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Blu-Ray : Give it a Rent
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Release Date: September 1st, 2015 Movie Release Year: 2015

The Curse of Downers Grove

Overview -

The town of Downers Grove looks like your average suburban neighborhood - but Downers Grove has a disturbing secret.... For the past eight years, one senior from every high school graduating class has met a bizarre death right before graduation day. And this year Chrissie Swanson (Bella Heathcote) has a terrible feeling that she is going to be the one to die. Can Chrissie survive the curse of Downers Grove or will she, like those seniors before her, fall prey to the town's deadly secret?

Give it a Rent
Rating Breakdown
Tech Specs & Release Details
Technical Specs:
Single Disc
Video Resolution/Codec:
1080p/AVC MPEG-4
Aspect Ratio(s):
Audio Formats:
English Dolby TrueHD 5.1
Special Features:
Behind The Scenes of Downers Grove
Release Date:
September 1st, 2015

Storyline: Our Reviewer's Take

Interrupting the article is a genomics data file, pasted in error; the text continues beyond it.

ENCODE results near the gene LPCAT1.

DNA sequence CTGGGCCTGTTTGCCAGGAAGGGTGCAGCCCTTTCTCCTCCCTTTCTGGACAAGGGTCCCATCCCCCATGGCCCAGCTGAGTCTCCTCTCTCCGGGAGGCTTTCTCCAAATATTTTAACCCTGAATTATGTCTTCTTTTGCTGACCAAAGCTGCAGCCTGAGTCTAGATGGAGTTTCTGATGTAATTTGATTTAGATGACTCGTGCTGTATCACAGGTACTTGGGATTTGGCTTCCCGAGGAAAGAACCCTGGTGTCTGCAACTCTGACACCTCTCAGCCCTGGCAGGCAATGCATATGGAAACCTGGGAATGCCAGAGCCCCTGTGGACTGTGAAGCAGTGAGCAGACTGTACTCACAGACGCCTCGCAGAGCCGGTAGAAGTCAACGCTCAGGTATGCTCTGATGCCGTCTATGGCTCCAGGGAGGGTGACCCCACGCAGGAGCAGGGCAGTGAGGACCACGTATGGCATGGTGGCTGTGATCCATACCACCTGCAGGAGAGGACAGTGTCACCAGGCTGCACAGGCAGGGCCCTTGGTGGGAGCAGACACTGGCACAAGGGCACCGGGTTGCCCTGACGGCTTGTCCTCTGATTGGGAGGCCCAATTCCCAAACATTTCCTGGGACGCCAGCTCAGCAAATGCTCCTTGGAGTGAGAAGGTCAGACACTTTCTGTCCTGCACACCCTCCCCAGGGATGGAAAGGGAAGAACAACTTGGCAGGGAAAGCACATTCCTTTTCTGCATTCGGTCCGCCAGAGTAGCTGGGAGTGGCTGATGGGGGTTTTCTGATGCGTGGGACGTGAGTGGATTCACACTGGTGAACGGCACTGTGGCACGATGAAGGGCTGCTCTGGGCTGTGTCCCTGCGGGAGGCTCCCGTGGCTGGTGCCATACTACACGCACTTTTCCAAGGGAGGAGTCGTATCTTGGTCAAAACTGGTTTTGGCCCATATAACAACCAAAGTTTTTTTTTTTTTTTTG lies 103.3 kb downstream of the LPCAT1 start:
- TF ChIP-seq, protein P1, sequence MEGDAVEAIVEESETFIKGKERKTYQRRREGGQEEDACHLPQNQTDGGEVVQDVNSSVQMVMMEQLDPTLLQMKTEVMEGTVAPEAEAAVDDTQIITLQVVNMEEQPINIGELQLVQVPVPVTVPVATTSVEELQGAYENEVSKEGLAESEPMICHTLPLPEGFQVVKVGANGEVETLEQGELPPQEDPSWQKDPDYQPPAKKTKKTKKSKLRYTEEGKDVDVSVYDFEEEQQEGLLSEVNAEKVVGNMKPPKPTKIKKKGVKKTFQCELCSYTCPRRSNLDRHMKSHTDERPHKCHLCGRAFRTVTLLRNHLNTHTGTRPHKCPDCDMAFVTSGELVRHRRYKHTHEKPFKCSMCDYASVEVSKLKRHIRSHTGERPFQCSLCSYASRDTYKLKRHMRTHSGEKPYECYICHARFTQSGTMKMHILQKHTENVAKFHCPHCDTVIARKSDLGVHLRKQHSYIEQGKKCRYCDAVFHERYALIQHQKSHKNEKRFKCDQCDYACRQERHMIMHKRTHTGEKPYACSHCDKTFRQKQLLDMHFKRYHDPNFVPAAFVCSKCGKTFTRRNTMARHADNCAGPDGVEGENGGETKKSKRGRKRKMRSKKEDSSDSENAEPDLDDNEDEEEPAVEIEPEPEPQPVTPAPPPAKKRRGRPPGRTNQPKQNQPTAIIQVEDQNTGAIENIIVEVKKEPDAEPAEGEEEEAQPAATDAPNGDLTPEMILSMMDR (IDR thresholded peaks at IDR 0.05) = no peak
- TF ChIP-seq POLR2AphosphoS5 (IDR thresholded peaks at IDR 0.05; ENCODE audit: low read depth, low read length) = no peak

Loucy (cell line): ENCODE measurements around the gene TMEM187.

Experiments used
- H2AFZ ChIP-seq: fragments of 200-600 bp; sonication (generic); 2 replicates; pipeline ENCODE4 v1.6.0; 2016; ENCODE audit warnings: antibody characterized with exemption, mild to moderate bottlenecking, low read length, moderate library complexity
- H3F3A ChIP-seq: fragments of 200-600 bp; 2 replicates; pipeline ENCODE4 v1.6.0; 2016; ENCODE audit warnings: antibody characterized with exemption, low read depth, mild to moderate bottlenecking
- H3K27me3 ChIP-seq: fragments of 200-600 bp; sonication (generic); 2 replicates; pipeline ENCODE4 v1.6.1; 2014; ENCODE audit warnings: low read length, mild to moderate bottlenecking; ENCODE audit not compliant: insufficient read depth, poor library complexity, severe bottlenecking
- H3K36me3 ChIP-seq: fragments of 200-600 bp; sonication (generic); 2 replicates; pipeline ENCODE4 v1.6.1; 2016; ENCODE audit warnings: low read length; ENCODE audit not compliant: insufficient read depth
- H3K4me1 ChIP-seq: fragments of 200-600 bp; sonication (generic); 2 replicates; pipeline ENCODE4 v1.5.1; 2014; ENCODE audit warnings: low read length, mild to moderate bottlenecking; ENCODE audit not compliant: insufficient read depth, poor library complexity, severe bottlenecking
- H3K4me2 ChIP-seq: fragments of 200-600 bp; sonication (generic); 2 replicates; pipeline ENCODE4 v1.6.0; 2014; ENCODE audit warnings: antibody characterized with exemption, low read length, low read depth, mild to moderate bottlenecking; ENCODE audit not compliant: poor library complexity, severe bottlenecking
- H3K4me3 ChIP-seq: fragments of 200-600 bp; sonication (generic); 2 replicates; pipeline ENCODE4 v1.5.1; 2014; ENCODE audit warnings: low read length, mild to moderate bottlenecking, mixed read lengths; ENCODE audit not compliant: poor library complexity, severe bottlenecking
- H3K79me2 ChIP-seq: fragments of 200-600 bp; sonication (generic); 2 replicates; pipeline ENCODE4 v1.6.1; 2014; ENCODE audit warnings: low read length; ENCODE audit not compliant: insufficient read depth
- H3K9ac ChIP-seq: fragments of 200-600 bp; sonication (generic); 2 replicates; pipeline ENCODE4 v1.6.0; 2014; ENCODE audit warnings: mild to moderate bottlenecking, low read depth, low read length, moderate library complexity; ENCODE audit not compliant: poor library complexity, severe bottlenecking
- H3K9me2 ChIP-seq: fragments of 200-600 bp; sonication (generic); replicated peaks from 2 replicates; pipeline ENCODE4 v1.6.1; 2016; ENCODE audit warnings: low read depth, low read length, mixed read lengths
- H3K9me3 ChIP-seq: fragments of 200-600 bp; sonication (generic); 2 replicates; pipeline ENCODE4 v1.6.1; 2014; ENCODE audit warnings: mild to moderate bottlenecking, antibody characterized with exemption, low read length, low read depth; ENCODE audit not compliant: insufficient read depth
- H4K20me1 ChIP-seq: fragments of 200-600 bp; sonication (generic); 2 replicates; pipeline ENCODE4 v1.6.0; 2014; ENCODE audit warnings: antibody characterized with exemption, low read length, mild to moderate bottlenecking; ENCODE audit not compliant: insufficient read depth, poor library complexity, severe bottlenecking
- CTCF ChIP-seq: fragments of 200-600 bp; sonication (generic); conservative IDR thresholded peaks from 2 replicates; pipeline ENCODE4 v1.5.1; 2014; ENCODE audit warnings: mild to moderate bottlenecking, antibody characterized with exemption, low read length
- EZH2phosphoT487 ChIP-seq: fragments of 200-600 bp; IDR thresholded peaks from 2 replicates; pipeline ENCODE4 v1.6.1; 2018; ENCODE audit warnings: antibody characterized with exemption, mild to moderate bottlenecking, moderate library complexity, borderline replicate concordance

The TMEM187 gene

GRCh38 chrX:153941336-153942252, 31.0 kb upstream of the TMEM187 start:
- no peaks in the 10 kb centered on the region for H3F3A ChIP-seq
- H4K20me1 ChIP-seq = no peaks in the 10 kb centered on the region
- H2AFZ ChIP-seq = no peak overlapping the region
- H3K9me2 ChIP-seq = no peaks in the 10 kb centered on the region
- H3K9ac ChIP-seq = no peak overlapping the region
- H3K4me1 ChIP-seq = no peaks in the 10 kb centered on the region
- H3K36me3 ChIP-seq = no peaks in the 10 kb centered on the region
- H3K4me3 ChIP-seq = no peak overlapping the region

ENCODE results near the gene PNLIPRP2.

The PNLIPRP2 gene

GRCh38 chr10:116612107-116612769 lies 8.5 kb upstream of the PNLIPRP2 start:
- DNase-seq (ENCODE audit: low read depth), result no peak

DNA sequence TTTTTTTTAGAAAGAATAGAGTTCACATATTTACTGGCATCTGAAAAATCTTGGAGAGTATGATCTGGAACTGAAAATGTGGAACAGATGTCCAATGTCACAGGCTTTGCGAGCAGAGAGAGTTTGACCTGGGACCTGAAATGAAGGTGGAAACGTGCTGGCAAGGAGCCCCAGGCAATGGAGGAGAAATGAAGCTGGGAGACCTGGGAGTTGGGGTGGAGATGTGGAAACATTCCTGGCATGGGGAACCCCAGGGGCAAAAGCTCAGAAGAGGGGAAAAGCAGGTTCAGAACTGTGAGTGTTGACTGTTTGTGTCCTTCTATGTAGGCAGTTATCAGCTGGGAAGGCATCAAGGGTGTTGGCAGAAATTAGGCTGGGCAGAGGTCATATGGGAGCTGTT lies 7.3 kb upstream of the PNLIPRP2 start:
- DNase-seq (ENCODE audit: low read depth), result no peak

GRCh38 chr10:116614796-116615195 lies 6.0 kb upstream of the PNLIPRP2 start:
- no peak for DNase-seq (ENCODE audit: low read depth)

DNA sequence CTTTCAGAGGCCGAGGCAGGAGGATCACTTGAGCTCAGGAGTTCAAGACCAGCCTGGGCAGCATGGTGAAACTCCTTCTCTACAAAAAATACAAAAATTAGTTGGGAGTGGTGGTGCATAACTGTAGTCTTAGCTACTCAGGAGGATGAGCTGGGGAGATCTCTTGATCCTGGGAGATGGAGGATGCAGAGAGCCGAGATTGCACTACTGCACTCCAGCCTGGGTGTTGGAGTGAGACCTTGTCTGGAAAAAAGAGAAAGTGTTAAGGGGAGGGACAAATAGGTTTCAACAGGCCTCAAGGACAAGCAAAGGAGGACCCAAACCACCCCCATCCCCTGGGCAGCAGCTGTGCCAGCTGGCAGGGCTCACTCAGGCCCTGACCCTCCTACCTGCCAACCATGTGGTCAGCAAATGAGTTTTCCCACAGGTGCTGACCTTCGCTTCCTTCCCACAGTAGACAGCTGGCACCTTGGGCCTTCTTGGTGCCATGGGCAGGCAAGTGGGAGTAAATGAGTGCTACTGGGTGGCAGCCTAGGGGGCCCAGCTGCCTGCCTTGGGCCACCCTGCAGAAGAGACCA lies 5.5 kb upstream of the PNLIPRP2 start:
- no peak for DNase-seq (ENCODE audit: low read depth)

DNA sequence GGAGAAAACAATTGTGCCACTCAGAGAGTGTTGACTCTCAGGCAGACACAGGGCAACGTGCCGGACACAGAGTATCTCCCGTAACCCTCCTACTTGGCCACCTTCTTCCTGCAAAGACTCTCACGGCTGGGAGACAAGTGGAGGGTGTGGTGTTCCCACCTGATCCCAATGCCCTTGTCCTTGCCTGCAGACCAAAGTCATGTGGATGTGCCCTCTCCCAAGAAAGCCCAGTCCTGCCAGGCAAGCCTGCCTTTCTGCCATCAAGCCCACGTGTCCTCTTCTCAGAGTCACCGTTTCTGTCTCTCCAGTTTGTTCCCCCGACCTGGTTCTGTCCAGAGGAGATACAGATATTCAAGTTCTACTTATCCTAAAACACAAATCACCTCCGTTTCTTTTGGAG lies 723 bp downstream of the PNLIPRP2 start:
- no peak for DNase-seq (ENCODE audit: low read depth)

Stalker films are their own unique sort of film genre as they skirt both Thrillers and Horror films and can sometimes be pleasant combinations of both. On one hand the audience is drawn to the person in distress, usually a damsel, someone who is pure of heart and nature and must find it within themselves to confront the person or "thing" coming after them. On the other side of the coin, the audience is forced to empathize with the stalker, at least enough to understand why they're doing the things that they're doing and therefore in the process feel the danger the object of their obsession faces. 'The Curse of Downers Grove' is co-written by Bret Easton Ellis and is directed by Derick Martin with a cast featuring Bella Heathcote, Lucas Till, and Kevin Zegers. It's a film that sets up its own rules and attempts to become a solid entry into the Stalker/Horror genre but unfortunately, the film folds under the weight of its own ambitions.